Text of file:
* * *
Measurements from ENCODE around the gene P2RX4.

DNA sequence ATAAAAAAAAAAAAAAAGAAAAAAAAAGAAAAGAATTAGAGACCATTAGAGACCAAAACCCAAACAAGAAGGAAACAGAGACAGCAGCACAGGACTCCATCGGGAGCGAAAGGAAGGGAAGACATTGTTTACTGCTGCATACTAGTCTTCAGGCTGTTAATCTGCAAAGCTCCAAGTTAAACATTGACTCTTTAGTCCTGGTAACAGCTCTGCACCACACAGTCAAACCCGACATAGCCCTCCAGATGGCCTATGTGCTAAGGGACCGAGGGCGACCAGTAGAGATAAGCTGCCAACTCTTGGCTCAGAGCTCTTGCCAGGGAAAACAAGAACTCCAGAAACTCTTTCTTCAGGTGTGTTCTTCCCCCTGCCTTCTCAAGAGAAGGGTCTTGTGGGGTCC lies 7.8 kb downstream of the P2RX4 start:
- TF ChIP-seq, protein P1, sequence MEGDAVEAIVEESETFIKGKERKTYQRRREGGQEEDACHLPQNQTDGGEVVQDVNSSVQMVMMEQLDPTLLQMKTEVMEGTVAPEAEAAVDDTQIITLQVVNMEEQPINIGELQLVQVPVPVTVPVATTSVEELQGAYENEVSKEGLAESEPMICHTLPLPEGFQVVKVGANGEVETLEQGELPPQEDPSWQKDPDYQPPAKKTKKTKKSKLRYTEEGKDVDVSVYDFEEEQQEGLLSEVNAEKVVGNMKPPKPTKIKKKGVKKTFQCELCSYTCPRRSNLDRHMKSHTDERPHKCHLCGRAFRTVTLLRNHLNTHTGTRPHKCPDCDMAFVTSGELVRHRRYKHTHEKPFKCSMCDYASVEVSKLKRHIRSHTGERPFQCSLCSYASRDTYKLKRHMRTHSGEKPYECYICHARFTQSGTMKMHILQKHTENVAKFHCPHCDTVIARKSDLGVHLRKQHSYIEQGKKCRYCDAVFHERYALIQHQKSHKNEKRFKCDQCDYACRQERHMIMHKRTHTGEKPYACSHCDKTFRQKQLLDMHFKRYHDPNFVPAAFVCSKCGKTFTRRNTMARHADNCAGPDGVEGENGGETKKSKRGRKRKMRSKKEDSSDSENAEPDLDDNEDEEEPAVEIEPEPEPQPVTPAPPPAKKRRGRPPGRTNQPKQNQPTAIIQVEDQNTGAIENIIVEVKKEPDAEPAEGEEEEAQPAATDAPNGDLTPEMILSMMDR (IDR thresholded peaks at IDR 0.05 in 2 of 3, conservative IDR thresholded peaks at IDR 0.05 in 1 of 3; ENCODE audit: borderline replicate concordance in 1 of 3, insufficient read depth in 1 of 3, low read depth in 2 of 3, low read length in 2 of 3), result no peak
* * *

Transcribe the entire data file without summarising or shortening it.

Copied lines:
Measurements from ENCODE around the gene P2RX4.

DNA sequence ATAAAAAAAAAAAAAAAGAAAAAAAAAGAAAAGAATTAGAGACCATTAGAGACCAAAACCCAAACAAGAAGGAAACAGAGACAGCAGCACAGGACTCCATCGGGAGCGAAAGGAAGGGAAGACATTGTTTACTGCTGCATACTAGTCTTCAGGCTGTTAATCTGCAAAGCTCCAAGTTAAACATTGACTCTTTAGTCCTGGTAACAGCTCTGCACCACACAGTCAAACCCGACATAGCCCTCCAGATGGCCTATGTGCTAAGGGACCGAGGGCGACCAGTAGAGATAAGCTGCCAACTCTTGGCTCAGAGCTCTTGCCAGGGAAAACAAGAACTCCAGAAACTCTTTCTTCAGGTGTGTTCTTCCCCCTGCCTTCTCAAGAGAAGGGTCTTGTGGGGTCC lies 7.8 kb downstream of the P2RX4 start:
- TF ChIP-seq, protein P1, sequence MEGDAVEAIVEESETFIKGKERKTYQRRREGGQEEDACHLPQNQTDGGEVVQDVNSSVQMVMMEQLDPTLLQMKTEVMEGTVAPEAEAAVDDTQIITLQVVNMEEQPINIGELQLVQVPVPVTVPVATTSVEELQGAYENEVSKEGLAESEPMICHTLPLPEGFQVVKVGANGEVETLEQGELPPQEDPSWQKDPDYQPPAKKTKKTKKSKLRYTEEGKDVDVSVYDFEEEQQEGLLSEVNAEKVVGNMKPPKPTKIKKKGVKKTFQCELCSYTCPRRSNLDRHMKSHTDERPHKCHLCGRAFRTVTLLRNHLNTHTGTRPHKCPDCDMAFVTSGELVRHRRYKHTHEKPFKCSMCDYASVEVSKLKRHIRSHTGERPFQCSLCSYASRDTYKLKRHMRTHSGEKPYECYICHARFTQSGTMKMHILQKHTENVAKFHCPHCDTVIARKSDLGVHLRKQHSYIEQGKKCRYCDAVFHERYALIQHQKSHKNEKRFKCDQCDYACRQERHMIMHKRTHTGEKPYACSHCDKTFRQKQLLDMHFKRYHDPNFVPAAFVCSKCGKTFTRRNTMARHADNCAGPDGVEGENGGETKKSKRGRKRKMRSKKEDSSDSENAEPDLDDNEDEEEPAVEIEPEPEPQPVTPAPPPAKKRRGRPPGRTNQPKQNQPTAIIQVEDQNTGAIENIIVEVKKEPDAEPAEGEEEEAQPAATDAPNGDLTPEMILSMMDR (IDR thresholded peaks at IDR 0.05 in 2 of 3, conservative IDR thresholded peaks at IDR 0.05 in 1 of 3; ENCODE audit: borderline replicate concordance in 1 of 3, insufficient read depth in 1 of 3, low read depth in 2 of 3, low read length in 2 of 3), result no peak